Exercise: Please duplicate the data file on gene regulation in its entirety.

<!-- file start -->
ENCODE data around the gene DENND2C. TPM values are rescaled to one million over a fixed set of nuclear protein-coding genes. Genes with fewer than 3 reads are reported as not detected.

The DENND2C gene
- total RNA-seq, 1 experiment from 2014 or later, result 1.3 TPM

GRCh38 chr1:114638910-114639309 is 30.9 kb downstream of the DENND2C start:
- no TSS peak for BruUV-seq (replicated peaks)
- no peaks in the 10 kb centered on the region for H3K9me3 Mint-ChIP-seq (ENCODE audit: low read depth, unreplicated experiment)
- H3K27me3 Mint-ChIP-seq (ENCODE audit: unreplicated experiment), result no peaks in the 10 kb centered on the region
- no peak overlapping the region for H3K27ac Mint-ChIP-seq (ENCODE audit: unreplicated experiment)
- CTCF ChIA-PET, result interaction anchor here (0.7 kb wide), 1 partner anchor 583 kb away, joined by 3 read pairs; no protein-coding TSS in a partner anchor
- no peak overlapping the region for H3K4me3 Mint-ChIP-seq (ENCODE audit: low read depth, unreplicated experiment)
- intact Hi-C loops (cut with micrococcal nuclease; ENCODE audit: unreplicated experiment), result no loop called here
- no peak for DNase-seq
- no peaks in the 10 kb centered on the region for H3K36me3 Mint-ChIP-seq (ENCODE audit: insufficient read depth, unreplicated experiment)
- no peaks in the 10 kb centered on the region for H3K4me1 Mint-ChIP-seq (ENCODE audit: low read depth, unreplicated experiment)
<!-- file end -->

ENCODE data around the gene DENND2C. TPM values are rescaled to one million over a fixed set of nuclear protein-coding genes. Genes with fewer than 3 reads are reported as not detected.

The DENND2C gene
- total RNA-seq, 1 experiment from 2014 or later, result 1.3 TPM

GRCh38 chr1:114638910-114639309 is 30.9 kb downstream of the DENND2C start:
- no TSS peak for BruUV-seq (replicated peaks)
- no peaks in the 10 kb centered on the region for H3K9me3 Mint-ChIP-seq (ENCODE audit: low read depth, unreplicated experiment)
- H3K27me3 Mint-ChIP-seq (ENCODE audit: unreplicated experiment), result no peaks in the 10 kb centered on the region
- no peak overlapping the region for H3K27ac Mint-ChIP-seq (ENCODE audit: unreplicated experiment)
- CTCF ChIA-PET, result interaction anchor here (0.7 kb wide), 1 partner anchor 583 kb away, joined by 3 read pairs; no protein-coding TSS in a partner anchor
- no peak overlapping the region for H3K4me3 Mint-ChIP-seq (ENCODE audit: low read depth, unreplicated experiment)
- intact Hi-C loops (cut with micrococcal nuclease; ENCODE audit: unreplicated experiment), result no loop called here
- no peak for DNase-seq
- no peaks in the 10 kb centered on the region for H3K36me3 Mint-ChIP-seq (ENCODE audit: insufficient read depth, unreplicated experiment)
- no peaks in the 10 kb centered on the region for H3K4me1 Mint-ChIP-seq (ENCODE audit: low read depth, unreplicated experiment)